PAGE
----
Home Ventilation system Around the house: A musty smell in the basement can signal the need for more ventilation | Way of life

Around the house: A musty smell in the basement can signal the need for more ventilation | Way of life


Dear Ken: My stairs are noisy. How can I keep the steps from jumping and squeaking? I have to tell you it’s finished underneath with drywall. – Cliff

Reply: You can try driving a few 16-penny nails or ending up straight through the carpet. I know it sounds pretty aggressive, but it can’t hurt, and you can get lucky and tighten up the good boards that rub against each other. You can also find breakout screw sets at the hardware store that may work. You twist them into place and the head ends up coming off even with the surface.

The best way, of course, is to hire a carpet installer who can lay out the wooden steps for you. It can sit there while you tackle the squeaks with flathead screws and maybe resin-based (brown) carpenter’s glue.

Dear Ken: There is a musty smell in the basement of my 1960s house. There is also moisture under the carpet there. Ideas? – Carrie

Reply: Depending on the age of your home, I bet you have those tiny basement windows that were popular back then. This means that you probably need more ventilation to get rid of the excess moisture. Even though the walls and floors appear dry, there is still some moisture leaking from the damp ground behind the concrete and making its way into the basement as steam. It increases the relative humidity there and produces that musty smell that you are complaining about.

Why not try to circulate some air in the basement? Find a location near one of the exterior walls (the hallway is best) and attach an inexpensive bathroom fan to the ceiling. Run its duct outdoors, connect it to a timer, and let it run for two or three hours each morning. This will pull drier, softer air from the floor through the space and push the more humid air outside.

If you have standing water under the carpet, take a look at the drainage items above that area, such as a downspout too close, a leaking hose end, or a low area that won’t drain. good.

Finally, if you do have those tall little windows and there are people sleeping in the basement, you need to take extra precautions to keep them safe.

Of course, it is best to hire a company to install a proper “exit” window and fine. But if that’s not possible, you can mitigate the risk a bit by building permanent ladders under the small windows.

In addition, install a fire extinguisher in each room and add additional smoke detectors.

Dear Ken: I have an old well in the garden which has been covered. Do you think it’s worth resuscitating? – Rollie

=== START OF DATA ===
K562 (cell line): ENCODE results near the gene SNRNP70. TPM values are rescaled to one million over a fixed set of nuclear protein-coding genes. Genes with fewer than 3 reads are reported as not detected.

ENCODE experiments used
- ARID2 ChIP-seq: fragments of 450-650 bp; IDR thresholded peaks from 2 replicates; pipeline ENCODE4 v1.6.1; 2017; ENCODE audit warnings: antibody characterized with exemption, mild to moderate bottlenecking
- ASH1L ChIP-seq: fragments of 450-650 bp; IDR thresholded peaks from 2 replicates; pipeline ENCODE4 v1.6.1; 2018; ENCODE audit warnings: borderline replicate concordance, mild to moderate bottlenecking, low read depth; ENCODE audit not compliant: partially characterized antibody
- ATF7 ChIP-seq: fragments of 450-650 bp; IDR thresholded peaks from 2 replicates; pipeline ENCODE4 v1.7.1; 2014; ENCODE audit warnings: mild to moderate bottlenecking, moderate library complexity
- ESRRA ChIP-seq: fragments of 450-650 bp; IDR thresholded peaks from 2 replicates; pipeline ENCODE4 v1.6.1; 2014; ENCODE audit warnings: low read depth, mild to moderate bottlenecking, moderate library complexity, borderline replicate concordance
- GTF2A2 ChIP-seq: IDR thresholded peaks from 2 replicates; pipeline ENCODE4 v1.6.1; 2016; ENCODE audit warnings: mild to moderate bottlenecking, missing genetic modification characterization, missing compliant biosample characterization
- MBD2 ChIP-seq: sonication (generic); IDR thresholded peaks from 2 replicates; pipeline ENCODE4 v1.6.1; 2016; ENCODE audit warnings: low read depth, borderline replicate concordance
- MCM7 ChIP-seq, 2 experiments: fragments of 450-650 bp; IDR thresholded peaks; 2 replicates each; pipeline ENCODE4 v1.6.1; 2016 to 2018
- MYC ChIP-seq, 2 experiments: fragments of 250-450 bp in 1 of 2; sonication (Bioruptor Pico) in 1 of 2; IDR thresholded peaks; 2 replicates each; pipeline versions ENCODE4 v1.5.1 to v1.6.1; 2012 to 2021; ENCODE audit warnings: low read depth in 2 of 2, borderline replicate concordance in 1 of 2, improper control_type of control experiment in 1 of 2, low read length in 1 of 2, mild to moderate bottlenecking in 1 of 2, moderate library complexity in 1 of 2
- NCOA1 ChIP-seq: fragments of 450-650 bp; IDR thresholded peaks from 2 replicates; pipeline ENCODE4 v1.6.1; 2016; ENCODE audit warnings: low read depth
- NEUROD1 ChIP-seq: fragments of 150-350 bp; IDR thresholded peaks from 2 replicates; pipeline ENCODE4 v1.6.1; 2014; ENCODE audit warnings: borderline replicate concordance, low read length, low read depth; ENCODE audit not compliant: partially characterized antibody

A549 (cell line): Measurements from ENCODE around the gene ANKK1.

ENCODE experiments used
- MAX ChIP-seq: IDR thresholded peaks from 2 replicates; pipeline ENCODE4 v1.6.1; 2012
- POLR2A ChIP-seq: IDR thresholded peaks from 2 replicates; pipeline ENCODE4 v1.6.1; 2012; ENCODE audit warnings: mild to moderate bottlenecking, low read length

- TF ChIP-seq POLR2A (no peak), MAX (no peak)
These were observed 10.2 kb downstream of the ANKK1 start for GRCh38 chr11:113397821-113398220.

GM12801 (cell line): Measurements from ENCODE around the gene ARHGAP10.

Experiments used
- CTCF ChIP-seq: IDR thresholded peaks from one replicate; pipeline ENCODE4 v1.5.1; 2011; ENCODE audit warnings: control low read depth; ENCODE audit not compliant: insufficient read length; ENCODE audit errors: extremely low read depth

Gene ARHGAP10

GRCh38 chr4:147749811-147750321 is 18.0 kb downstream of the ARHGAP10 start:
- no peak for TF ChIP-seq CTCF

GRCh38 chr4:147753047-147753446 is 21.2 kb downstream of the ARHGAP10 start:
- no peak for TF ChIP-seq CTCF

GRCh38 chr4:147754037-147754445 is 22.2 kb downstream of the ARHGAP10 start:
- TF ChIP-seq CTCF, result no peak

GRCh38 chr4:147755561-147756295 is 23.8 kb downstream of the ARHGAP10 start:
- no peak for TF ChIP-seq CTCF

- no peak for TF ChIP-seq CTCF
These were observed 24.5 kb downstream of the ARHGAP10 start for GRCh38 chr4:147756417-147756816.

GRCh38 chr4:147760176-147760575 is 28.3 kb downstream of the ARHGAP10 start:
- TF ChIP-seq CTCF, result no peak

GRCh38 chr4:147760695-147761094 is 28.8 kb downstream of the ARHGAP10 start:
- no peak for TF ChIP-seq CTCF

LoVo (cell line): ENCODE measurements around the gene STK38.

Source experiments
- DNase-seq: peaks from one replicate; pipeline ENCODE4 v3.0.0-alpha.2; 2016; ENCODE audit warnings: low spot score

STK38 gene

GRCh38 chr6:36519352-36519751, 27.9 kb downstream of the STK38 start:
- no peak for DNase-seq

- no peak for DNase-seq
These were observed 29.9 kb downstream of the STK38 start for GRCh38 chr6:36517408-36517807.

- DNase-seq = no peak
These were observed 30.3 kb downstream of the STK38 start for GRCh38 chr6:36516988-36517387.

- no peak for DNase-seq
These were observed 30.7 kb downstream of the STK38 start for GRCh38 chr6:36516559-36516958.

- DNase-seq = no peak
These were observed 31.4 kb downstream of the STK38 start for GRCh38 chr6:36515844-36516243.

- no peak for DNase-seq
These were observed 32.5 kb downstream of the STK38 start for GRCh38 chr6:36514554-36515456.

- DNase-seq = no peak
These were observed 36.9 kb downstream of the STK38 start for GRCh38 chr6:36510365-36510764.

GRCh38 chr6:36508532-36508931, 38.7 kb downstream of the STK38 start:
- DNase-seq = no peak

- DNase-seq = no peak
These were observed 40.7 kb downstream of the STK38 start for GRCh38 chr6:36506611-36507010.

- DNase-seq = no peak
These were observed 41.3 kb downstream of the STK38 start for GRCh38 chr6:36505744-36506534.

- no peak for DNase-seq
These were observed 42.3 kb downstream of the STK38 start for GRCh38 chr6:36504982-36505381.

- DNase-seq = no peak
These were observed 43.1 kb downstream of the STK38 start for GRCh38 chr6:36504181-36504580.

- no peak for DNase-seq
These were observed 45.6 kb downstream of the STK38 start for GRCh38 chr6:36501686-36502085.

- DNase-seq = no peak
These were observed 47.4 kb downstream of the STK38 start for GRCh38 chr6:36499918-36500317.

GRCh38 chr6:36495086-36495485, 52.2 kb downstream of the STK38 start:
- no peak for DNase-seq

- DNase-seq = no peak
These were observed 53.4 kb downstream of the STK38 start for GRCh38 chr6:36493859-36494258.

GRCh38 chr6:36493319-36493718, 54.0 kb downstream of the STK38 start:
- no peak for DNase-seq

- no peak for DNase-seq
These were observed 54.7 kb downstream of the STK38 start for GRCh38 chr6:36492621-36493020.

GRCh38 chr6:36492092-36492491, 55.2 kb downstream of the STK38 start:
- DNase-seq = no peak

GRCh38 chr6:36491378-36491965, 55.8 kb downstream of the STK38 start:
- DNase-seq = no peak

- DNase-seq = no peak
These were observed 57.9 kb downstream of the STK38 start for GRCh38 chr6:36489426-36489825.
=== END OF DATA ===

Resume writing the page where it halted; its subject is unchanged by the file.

Reply: It may not be up to you. These old wells were all the rage years ago to bypass lawn watering restrictions. They simply drilled until they hit the first layer of groundwater, knocked down a small submersible pump, and used its pressure to soak the lawn and shrubs (you might remember the “water” signs. wells ”in front yards in older urban areas).

Things have changed, however, over the past 40 years or so. Most of these wells were not licensed by state authorities, and of course, this is no longer permitted. In addition to depleting the water in a given aquifer which probably belongs to someone else who holds the rights, these shallow wells can contain chemical contaminants that can be harmful to humans and animals when they are are sprayed through the sprinkler heads.

The authorization of wells – new and old – is the responsibility of the State’s natural resources managers. Check out their website for more information and advice.

Dear Ken: Bathroom drains seem to gurgle for a while after I’ve used them. Is this something I have to live with? – Liz

Reply: Probably not. This phenomenon is more common in older homes, as we were using smaller diameter pipes back then and may not have installed as many ventilation pipes on the roof as today. The answer is usually to bring in a professional to clean the drains with a cable and rotary blade machine.

However, many times in a situation like yours, the culprit is not in the basement pipes as you might expect, but upstairs in one of those roof vent pipes. Trash can get stuck in it, starving the outside air system, and it can produce the sound you describe.

So make sure they go up on the roof to inspect the upper regions of your system.

Dear Ken: I moved into a house to repair and return which has been totally rehabilitated including new carpet. But there is still a smell of “dog” inside. Do you think it’s on wall surfaces? – Mitch

Reply: I do not think so. Animal odors are not electrostatic, like smoke particles, so they tend to originate from where they first landed. I bet the owner forgot to seal the urine stains on the wood floors before replacing the flooring.

I know it sounds disgusting, but the best way to check is to kneel down and use your nose to check that the smell is seeping through the carpet and cushion. If so, you will need to unhook it from its tie wrap, roll it up, and then treat the stains. Use a mild soap and water solution containing a deodorant like Woolite’s Oxy Clean Pet Odor Remover to scrub the stains. Let them dry, then apply a few coats of our good old friend, KILZ. This sequence should neutralize and seal the stains so that they do not leak through the carpet.

Do this right away before odors permanently contaminate the tampon.

Ken Moon is a home inspector in the Pikes Peak area. His radio telephone show airs at 4 p.m. Saturdays on KRDO, FM 105.5 and AM 1240. Visit aroundthehouse.com